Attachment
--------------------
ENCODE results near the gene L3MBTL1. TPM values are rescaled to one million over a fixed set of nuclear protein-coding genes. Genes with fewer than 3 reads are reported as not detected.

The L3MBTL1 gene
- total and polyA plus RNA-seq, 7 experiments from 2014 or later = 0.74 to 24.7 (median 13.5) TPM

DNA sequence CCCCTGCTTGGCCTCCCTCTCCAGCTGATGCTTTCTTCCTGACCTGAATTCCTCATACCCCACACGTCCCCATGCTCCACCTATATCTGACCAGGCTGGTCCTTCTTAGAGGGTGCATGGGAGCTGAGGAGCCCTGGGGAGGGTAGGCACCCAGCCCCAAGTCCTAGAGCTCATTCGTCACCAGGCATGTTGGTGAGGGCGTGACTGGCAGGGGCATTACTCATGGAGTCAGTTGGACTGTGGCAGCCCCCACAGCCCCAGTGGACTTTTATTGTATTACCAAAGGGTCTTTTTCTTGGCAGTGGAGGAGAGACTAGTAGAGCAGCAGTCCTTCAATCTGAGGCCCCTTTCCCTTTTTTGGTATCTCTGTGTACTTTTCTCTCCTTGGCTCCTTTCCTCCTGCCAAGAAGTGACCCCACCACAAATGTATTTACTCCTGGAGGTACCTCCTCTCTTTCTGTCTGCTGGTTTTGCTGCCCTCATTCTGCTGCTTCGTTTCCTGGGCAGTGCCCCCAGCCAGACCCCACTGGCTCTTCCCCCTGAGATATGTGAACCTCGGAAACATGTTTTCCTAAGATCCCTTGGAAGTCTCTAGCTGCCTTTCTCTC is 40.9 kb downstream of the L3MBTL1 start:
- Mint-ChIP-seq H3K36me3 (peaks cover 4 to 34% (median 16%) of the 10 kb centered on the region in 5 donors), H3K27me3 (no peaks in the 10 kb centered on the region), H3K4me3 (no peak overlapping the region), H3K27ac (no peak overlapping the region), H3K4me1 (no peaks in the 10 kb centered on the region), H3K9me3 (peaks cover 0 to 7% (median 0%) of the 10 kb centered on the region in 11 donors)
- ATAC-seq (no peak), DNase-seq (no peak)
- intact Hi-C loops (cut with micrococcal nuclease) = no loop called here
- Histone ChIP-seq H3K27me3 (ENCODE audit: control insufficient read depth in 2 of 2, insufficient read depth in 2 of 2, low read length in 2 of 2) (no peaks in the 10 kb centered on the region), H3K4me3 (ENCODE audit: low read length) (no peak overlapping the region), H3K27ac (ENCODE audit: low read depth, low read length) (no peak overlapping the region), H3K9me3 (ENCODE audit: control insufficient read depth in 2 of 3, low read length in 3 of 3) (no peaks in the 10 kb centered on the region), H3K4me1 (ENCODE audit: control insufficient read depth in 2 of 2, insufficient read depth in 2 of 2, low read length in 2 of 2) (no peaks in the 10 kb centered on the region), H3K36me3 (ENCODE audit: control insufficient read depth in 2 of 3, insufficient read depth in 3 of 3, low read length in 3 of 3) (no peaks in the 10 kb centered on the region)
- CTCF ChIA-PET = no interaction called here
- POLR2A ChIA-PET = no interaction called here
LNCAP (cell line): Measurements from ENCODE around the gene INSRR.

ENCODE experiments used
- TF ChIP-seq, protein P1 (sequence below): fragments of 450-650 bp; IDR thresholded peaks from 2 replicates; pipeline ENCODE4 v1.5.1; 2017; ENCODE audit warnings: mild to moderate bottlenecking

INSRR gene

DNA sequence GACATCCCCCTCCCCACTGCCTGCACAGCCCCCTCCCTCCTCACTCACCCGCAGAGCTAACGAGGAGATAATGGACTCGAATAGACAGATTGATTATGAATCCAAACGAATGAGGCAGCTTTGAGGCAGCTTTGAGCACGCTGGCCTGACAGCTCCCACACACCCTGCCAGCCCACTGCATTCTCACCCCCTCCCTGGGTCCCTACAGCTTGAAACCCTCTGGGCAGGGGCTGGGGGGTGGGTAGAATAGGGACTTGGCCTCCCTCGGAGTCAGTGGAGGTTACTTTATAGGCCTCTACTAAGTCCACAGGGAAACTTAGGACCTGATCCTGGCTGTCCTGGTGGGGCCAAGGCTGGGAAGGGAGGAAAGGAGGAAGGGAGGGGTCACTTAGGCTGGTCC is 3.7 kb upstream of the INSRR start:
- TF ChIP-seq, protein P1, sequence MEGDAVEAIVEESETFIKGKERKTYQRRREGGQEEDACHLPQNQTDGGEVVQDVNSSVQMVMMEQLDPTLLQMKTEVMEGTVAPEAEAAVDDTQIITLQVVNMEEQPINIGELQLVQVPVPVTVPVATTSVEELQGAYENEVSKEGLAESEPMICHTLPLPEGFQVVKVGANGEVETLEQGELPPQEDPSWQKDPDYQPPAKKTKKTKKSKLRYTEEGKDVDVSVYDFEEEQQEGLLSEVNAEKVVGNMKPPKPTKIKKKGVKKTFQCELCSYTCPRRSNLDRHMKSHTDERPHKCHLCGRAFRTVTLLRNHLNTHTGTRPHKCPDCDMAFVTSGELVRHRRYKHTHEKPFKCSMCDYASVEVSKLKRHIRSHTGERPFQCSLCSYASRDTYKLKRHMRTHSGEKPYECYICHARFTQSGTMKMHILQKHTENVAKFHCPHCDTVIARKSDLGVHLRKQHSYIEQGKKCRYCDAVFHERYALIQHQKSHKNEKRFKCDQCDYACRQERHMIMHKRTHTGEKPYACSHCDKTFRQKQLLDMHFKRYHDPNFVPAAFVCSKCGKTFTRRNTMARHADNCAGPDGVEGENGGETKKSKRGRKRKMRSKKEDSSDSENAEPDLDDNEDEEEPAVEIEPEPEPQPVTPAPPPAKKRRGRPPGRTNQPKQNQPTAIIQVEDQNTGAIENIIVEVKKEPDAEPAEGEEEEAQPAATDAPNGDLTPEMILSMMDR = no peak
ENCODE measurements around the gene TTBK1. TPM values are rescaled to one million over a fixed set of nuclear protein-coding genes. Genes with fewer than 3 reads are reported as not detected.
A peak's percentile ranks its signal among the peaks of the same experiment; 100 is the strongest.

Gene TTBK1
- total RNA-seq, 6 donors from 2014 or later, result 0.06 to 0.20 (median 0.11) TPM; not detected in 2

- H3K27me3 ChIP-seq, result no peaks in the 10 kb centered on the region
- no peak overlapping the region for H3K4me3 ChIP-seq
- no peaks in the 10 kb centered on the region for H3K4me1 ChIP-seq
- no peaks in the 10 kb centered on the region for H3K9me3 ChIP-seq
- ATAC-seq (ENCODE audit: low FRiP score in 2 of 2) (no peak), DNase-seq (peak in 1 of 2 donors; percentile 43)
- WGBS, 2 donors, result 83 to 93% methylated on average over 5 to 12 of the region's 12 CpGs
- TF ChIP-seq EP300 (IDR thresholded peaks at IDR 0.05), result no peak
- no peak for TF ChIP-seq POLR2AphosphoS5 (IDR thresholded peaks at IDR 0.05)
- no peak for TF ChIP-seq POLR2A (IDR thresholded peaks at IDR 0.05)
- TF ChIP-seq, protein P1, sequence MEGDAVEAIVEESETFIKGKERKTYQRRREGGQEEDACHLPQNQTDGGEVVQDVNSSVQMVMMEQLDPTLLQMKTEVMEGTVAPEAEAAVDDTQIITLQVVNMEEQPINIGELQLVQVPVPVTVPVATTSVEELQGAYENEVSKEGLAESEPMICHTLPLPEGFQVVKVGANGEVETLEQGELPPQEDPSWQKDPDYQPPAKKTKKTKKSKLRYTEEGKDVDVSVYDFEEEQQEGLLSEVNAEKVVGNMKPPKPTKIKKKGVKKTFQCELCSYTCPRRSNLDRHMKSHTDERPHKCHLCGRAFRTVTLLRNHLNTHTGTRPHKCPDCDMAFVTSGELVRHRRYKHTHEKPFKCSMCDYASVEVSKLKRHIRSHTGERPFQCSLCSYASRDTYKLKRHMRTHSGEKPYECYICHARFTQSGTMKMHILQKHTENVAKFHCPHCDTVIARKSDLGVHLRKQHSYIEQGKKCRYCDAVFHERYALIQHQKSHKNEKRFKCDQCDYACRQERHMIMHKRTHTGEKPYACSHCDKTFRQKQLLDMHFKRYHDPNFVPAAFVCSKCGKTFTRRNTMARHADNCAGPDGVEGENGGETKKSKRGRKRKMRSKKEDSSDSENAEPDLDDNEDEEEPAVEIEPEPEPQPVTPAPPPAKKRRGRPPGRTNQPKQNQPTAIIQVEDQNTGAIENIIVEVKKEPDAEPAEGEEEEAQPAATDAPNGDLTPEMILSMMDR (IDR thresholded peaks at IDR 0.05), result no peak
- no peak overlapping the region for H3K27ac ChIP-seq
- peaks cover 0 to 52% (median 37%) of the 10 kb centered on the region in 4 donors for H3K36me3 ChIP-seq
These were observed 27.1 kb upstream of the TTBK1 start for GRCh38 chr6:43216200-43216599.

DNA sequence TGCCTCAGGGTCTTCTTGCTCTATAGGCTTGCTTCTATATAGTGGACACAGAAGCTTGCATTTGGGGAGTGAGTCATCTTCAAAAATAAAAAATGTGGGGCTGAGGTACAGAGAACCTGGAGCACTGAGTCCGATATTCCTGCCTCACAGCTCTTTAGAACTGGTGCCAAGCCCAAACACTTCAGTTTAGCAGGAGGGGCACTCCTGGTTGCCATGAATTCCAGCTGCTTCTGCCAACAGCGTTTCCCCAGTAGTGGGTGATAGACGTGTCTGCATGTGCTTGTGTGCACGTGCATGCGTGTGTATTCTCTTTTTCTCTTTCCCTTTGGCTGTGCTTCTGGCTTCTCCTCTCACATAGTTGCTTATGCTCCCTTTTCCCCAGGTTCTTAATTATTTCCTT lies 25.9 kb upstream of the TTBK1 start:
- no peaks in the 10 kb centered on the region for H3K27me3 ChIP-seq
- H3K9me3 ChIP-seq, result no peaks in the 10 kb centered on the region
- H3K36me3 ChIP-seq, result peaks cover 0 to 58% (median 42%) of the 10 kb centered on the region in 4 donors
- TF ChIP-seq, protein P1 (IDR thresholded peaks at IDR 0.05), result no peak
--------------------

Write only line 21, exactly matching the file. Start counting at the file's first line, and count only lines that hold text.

- H3K27me3 ChIP-seq, result no peaks in the 10 kb centered on the region